A conversation with Alexander Hamilton slated Oct. 8
10/04/2016 11:02AM ● Published by J. Chambless
By Gene Pisasale
The most misunderstood and least
appreciated of the Founding Fathers, Alexander Hamilton was a
patriot-soldier, aide-de-camp to General Washington, a tireless
advocate for crafting the U.S. Constitution, the first Secretary of
the Treasury and almost single-handedly responsible for rescuing the
nation from its post-Revolutionary War financial disaster.
Hamilton’s numerous skills -- in finance, banking, investments, commerce, international trade, management, law and politics -- were essential in “righting the ship of state,” allowing America to not only rebound, but thrive and become the most successful nation on Earth in the last two centuries.
Long-standing disputes with both Thomas Jefferson and James Madison plagued Hamilton throughout the latter years of his life. Those two men subsequently headed administrations that attempted to undo many of his achievements, causing Hamilton’s reputation to be muddied in the public’s view.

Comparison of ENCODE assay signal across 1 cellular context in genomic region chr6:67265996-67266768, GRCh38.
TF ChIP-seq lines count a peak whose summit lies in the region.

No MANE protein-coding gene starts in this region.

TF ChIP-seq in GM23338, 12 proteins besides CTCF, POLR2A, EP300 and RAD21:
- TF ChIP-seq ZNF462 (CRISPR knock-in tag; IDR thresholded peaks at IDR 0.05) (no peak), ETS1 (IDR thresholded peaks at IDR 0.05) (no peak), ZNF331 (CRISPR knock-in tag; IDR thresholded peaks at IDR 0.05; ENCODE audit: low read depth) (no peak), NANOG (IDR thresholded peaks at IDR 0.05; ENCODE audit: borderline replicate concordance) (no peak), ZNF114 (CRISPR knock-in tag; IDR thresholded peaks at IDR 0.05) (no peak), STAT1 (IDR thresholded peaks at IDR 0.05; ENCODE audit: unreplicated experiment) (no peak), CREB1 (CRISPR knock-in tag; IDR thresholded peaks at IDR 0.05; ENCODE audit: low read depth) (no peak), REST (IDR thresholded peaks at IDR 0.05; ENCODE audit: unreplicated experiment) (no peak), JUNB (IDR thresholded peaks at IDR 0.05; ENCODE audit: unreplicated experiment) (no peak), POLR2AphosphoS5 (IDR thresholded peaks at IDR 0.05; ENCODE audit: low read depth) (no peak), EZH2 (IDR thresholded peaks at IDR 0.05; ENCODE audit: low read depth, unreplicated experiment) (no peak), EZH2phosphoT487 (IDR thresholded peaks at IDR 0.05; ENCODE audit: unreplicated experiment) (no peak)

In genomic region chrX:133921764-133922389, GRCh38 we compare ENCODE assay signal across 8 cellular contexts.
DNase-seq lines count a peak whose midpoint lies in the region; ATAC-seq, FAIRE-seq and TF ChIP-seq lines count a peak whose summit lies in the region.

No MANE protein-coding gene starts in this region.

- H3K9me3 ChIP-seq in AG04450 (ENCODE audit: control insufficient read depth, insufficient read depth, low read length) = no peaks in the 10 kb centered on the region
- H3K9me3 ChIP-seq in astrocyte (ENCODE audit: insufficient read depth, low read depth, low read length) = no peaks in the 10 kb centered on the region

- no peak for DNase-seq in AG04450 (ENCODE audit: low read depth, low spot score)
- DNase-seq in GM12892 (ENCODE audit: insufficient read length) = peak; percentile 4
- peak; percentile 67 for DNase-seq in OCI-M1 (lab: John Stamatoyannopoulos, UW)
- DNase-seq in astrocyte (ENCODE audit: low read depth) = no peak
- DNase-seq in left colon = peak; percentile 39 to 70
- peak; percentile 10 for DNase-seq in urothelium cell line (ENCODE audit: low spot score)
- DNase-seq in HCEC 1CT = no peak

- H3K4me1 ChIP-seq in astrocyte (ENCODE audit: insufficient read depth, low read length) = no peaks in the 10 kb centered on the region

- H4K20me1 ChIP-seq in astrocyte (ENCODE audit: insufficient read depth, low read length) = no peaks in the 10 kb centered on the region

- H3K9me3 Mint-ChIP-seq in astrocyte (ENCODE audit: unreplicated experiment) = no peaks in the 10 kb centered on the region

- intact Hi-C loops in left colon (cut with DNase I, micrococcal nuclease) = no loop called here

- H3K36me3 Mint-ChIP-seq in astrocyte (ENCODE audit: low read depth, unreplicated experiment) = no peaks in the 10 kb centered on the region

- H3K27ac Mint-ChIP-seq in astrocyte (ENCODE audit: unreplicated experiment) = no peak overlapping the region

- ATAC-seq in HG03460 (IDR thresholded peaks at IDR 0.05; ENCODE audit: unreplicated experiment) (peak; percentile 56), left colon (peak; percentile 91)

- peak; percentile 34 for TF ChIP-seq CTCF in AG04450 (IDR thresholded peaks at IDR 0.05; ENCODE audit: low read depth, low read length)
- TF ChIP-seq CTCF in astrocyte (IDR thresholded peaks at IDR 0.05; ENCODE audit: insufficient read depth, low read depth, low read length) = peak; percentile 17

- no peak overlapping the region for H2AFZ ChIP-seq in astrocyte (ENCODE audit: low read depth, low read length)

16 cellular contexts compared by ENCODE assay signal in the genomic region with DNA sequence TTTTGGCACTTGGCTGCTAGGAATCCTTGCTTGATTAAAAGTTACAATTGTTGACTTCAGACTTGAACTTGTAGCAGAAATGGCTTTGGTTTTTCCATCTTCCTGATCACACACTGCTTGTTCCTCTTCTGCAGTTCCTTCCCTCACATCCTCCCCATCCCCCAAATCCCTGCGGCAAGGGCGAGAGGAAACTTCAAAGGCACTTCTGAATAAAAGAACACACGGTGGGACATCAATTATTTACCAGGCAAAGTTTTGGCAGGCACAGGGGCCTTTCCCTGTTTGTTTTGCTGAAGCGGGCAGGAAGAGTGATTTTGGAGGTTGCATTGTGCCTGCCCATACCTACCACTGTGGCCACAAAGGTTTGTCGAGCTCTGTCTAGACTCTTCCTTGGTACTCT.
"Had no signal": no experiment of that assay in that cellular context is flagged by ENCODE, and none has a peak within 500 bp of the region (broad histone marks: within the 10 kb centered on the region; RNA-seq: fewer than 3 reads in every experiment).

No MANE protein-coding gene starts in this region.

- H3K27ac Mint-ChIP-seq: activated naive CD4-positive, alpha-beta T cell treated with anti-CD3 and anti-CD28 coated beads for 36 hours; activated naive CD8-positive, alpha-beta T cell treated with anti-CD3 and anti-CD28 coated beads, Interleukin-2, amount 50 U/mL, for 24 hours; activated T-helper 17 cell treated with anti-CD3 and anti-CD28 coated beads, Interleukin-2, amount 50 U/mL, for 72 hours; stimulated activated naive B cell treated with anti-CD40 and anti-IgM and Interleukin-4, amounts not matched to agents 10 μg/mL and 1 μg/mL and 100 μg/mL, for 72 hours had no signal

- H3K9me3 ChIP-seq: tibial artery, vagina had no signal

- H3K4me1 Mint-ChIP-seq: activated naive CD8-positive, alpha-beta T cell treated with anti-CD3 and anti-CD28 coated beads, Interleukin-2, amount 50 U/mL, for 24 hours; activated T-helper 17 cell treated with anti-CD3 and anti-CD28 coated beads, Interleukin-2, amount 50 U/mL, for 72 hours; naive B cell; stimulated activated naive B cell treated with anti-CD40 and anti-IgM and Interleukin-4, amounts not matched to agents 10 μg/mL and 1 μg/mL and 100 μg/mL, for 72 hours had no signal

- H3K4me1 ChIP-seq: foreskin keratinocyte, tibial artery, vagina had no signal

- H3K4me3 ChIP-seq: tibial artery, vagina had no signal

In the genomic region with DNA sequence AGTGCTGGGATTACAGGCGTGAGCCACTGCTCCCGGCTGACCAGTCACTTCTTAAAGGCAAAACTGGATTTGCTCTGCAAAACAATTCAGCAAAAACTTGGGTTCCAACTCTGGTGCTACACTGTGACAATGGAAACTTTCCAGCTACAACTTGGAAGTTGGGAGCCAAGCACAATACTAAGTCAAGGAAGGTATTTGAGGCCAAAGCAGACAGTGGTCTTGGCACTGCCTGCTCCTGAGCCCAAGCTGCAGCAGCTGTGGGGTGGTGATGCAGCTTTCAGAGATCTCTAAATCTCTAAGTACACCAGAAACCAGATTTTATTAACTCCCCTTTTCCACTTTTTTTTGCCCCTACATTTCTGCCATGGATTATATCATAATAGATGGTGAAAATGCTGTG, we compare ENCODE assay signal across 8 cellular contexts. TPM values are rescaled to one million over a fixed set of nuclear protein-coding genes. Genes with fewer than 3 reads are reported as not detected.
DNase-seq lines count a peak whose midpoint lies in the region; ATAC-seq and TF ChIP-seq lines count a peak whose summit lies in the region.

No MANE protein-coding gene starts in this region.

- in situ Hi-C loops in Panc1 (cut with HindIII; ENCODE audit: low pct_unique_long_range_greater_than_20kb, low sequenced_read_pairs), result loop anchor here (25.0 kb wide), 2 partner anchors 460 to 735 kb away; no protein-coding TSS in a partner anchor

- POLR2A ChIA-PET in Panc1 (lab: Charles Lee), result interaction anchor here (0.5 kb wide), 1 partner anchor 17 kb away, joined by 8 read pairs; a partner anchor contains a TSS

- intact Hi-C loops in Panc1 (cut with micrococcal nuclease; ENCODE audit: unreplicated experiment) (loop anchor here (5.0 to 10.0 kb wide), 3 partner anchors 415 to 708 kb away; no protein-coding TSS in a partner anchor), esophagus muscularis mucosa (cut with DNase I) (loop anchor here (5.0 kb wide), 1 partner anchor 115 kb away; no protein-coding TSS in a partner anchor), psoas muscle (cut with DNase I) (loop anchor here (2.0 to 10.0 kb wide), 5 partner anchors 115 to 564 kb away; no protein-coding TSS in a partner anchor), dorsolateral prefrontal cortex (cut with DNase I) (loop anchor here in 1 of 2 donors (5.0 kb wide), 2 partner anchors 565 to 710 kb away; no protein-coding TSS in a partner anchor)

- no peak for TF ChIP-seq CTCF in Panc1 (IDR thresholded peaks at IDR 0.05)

It wasn’t until the 20th century that most professional historians started to take a very close look at Hamilton’s accomplishments in finance, banking, commerce, economics, government and related fields. His re-emergence into the spotlight in the last two decades -- and more recently since the play “Hamilton” emerged on Broadway -- has been nothing short of a rebirth.
Hamilton is now credited with bringing life to a nation which nearly died insolvent, and almost succumbed to the hostile debates that could have prevented the Constitution from giving America a fresh start, on a new path to greatness.
Didn’t get a ticket to see “Hamilton” on Broadway? Always wanted to have a cup of coffee with a Founding Father? Meet Alexander Hamilton at the Kennett Square Library (216 E. State St., Kennett Square) on Oct. 8 at 2 p.m. when local author/historian Gene Pisasale portrays Hamilton, dressed in full Continental Army officer’s uniform, talking about his life and times. This event is free. All ages welcome. Call the library at 610-444-2702 for more information.